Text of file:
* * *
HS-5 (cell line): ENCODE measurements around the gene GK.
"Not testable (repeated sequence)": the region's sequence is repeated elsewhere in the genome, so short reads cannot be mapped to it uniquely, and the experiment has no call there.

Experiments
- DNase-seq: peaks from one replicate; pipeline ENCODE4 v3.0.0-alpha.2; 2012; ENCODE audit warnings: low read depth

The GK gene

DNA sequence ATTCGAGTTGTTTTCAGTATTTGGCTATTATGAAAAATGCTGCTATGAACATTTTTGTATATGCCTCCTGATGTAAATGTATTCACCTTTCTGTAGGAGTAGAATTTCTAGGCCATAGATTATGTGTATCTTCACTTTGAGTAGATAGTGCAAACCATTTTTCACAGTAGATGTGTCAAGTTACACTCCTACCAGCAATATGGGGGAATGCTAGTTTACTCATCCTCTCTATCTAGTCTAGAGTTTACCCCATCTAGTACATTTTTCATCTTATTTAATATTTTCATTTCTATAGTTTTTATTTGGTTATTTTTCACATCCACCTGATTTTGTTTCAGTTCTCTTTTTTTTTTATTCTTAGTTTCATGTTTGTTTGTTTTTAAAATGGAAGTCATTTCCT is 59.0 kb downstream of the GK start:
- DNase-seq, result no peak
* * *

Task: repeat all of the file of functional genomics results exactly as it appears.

HS-5 (cell line): ENCODE measurements around the gene GK.
"Not testable (repeated sequence)": the region's sequence is repeated elsewhere in the genome, so short reads cannot be mapped to it uniquely, and the experiment has no call there.

Experiments
- DNase-seq: peaks from one replicate; pipeline ENCODE4 v3.0.0-alpha.2; 2012; ENCODE audit warnings: low read depth

The GK gene

DNA sequence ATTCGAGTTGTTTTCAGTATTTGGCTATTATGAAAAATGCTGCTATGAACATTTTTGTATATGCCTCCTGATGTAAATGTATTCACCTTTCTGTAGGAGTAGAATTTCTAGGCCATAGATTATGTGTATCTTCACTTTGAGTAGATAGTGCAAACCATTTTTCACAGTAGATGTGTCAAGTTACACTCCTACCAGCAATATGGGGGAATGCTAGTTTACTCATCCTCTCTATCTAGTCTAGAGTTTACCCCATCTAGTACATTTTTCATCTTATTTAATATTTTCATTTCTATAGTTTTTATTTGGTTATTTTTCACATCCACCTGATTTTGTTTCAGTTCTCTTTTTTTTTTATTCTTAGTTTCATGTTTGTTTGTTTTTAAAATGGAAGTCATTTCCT is 59.0 kb downstream of the GK start:
- DNase-seq, result no peak